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    It's easy to think of local food as a diversion for people with plenty of time and money — something that could never be a major source of food in a globalized world. But the number $4.8 billion might change that perception.

    American farmers say they're selling $4.8 billion a year in fruits and vegetables in their local markets, according to a new analysis by the U.S. Department of Agriculture. Though the number of farmer's markets doubled between 1998 and 2009, the bulk of the new sales came from supermarkets and restaurants.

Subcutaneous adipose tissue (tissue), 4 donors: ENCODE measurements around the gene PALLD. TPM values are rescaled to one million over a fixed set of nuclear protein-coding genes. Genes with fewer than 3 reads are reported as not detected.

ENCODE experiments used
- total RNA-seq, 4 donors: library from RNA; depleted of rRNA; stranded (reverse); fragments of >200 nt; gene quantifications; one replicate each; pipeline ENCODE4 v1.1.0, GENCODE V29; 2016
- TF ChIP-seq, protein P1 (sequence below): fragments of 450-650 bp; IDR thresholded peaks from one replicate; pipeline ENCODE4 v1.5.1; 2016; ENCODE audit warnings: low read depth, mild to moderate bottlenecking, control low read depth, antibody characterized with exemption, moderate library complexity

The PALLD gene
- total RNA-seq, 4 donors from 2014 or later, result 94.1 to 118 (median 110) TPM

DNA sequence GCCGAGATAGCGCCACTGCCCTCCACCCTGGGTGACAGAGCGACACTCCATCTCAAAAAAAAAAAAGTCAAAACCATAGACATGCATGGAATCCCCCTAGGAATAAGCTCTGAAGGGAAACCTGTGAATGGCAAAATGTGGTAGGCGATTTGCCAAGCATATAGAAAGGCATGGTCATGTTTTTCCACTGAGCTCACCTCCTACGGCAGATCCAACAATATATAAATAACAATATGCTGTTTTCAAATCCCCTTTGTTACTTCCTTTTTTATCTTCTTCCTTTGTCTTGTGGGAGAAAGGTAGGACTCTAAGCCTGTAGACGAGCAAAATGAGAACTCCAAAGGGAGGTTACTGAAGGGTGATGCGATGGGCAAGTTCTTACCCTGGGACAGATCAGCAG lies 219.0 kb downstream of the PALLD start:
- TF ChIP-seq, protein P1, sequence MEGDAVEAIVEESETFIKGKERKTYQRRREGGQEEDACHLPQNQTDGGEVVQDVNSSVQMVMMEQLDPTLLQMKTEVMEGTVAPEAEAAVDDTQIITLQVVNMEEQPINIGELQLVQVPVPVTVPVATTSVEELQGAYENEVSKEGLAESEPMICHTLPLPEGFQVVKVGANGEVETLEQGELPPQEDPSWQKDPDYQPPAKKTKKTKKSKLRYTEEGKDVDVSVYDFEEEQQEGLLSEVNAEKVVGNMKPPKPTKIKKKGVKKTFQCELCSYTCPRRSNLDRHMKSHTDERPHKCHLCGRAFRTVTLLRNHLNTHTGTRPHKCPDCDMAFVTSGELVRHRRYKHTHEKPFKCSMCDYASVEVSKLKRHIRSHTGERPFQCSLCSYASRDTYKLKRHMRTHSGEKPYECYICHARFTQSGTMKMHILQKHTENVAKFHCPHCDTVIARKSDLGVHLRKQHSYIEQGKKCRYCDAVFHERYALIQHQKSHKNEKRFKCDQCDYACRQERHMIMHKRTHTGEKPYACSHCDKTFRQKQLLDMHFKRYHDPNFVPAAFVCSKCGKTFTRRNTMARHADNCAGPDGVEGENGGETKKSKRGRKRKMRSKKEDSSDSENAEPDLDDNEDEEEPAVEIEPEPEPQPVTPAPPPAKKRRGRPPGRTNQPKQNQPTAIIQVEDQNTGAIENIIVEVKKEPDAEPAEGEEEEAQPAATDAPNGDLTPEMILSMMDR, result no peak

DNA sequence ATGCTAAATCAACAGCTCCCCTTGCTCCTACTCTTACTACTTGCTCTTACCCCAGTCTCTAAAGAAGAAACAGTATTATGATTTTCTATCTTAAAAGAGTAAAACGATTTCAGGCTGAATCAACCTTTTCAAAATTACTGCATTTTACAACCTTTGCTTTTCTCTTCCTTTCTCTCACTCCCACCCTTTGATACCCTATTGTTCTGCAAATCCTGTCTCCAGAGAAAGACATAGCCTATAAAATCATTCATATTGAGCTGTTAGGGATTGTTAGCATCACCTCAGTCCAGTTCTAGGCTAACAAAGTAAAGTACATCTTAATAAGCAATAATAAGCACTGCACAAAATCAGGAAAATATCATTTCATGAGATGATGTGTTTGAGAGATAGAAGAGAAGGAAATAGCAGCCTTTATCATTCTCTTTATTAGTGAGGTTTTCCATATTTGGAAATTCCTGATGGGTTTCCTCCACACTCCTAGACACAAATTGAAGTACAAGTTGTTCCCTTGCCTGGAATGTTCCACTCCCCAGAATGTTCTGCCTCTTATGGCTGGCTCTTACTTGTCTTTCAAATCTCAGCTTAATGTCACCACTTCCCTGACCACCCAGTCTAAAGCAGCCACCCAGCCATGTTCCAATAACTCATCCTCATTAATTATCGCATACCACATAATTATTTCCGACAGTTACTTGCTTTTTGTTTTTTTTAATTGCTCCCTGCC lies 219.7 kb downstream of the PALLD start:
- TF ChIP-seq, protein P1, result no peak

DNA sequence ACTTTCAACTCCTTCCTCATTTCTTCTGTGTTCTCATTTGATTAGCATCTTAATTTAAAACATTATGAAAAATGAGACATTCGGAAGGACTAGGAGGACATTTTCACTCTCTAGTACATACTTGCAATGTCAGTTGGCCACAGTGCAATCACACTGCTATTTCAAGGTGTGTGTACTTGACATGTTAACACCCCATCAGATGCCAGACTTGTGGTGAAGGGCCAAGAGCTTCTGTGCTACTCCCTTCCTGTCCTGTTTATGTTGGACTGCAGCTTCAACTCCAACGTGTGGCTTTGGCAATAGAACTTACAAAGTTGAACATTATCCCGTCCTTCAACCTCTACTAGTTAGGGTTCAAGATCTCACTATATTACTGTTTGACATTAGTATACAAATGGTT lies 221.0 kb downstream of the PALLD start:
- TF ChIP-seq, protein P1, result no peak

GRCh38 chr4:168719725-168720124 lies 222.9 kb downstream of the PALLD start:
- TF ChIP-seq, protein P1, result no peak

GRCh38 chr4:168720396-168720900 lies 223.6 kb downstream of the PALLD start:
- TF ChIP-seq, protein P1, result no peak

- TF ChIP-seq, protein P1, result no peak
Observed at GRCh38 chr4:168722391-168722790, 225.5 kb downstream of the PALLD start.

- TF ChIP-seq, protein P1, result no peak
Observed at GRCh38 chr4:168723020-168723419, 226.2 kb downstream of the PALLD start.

Indeed, the lion's share — $2.7 to $3.8 billion — came from farmers selling food through channels like restaurants and grocery stores. It was the first time the USDA has included those sales in surveying local food markets.

    Although the $4.8 billion number sounds big, it represents just 2 percent of American agricultural sales.
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